# Why the rope doesn't slack in the simple gravity pendulum?

One day I study the simple gravity pendulum, which an angle is less than $$\frac {π}{2}$$. It doesn't consider friction and air drag.

In the simple gravity pendulum, My textbook says ”assume the rope isn't slack“. And also wikipedia says “The rod or cord on which the bob swings is massless, inextensible and always remains taut.” https://en.wikipedia.org/wiki/Pendulum_(mechanics)

But when I tested pendulum, the rope didn't slacken. Why does this assumption exist?

I think we can't verify that the rope isn't slack.

Would you mind telling me?

• "Why does this assumption exist ?" If it did not then we could start the pendulum bob from a position where the string is already slack, in which case the equation of motion derived for a simple pendulum would not work. Jan 7 at 14:00
• But when I tested pendulum, the rope didn't slacken.” Maybe not visibly, but a rope with mass held at its ends in a gravity field is never perfectly straight when nonhorizontal. See catenary. The problem is saying to ignore this curvature. Jan 7 at 15:04
• Thanks both Mr.gandalf61 and Mr.Chemomechanics.My question is this assumption is necessary for a pendulum that starts with the thread taut at the beginning.I apologize I didn't write down the initial conditions.
– javy
Jan 7 at 15:18
• On a child's playground swing, it is possible to get the suspending rope or chain to go slack without starting from a slack position (been there, done that, a long time ago). It happens when the arc is nearly 180 degrees. Jan 7 at 15:31
• Thanks Mr.John Doty. My test was 15,30,45,60 degree so I am surprised so that fact.
– javy
Jan 7 at 15:47

The simple pendulum problem is an idealization that like most textbook examples sacrifice real life details in order to study the dominant details in many familiar mechanical systems.

In the case of the pendulum, the problem is idealized with the assumption that there is no slack in the rope in order to restrain the pendulum to a semi-circular path, i.e it reduces the number of coordinates needed to describe the pendulum's motion to just one, viz. the angle of displacement. In the case where one did not assume zero slack, then the motion would be much more complicated. For example, zero slack cases might be represented by the following: picture a scenario where instead of releasing the pendulum cleanly from an angle $$\theta$$, one instead lifts the pendulum mass in such a way that the rope tension goes slack and drops the pendulum. In this case the motion is such that the pendulum will first free fall before the rope finally introduces tension as a constraint to alter the pendulum's free fall; only after the free fall is complete will the pendulum settle into the oscillatory motion typical of the simple pendulum problem. Essentially, without forces of constraint, like that provided by the no slack assumption, the motion of the pendulum could depend not just on the angle of displacement, but on additional coordinates as well, perhaps $$(r,\theta )$$, or $$(r,\theta,\phi )$$ if the motion is strictly confined to a plane.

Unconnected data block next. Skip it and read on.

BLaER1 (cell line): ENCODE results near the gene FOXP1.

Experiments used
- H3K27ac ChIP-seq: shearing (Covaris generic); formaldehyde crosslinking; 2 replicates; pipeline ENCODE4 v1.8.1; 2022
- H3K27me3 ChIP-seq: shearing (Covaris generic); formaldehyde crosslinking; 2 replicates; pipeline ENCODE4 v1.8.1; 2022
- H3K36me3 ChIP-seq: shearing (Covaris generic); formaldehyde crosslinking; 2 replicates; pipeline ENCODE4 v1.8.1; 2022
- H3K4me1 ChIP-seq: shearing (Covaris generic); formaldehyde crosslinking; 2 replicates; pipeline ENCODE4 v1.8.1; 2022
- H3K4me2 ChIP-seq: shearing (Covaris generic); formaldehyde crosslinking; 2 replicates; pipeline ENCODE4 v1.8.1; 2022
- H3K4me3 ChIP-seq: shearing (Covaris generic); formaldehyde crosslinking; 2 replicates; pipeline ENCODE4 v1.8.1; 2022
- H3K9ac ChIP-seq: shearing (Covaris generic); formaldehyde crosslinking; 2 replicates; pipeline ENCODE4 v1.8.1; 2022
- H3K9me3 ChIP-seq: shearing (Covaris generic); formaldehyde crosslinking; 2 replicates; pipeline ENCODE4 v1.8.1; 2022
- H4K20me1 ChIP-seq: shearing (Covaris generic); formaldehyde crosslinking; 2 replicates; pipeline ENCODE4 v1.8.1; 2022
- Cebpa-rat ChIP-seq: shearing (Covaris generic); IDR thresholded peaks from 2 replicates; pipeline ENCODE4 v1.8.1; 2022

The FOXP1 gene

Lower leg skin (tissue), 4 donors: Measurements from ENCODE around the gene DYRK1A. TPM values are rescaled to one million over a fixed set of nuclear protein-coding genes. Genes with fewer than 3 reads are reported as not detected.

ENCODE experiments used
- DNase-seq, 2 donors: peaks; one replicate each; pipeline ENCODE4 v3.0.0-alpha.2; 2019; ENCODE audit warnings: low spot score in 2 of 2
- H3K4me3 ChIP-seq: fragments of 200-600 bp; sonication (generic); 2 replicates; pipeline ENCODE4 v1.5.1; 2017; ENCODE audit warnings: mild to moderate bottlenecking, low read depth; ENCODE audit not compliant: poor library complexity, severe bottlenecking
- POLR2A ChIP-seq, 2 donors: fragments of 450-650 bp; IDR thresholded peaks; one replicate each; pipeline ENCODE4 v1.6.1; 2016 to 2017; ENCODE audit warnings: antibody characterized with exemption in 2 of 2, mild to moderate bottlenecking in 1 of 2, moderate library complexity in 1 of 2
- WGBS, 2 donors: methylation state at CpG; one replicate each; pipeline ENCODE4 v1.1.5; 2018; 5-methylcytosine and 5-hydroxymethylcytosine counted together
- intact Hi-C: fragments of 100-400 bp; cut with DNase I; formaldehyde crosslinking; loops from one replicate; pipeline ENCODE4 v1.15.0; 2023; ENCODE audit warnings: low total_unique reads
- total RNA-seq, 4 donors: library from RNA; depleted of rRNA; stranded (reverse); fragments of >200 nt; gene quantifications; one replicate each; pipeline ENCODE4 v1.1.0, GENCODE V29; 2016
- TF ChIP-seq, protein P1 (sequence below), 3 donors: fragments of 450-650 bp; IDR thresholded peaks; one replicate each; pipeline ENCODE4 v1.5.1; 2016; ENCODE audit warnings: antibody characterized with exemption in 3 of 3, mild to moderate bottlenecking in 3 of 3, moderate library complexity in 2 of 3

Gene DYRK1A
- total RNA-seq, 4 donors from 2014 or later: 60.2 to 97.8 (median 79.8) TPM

Can we verify that the rope isn't slack? The condition for this should be the observation of tension on the rope. If gravity is able to keep the tension in the rope is equal to the weight of the pendulum, then the rope isn't slack. An assumption that is easily met under textbook ideals. In real life one might have pesky wind currents, earth quakes/tremors that transmit through the rope, or perhaps a cat that playfully paws the pendulum bob. In all of these cases the assumption could be violated.

Even under real life conditions, however, the simple pendulum ideal is rather accurate. This is the reason that the understanding of the dimple pendulum allowed for the construction of good clocks, which before the advent of quartz technologies, were based on period of a pendulum.

• Thanks to answer my question. I hadn't thought about a pendulum with no initial thread tension :_ . And complex system that think friction and wind, etc is unmanage to me. My question is this assumption is necessary for a pendulum that starts with the thread taut at the beginning. If it was taut from the start, would this assumption be necessary?Or can we show that we don't need the assumption and there is always tension?
– javy
Jan 7 at 15:13
• Physics texts should start with "EVERY MODEL PRESENTED IN THIS TEXT IS WRONG IN REALITY. THESE MODELS MAY BE USEFUL, THOUGH, WHEN APPLIED WISELY." Jan 7 at 15:34
• @ykk Technically the assumption must apply at all points of the motion, not only the initial conditions. For example, what happens if the rope breaks? The tension goes to zero and the pendulum's mass begins a parabolic journey towards the earth, a kind of motion no longer consistent with pendulum equation. Jan 7 at 15:46
• Excellent point John Doty! When I first began in physics I expected that there would always be exact closed form solutions, in fact, I was a little appalled that a problem like the pendulum would have to be answered in terms of elliptic functions. It is amazing that simple physical principles form the support of immensely complex structures. Jan 7 at 15:50
• If I can't think of the complex system, can't probe that the tension is always exist?
– javy
Jan 8 at 1:21

Another way the problem might have been states is "Assume the rope doesn't stretch." or "Assume the distance between the bob and the center of rotation is constant."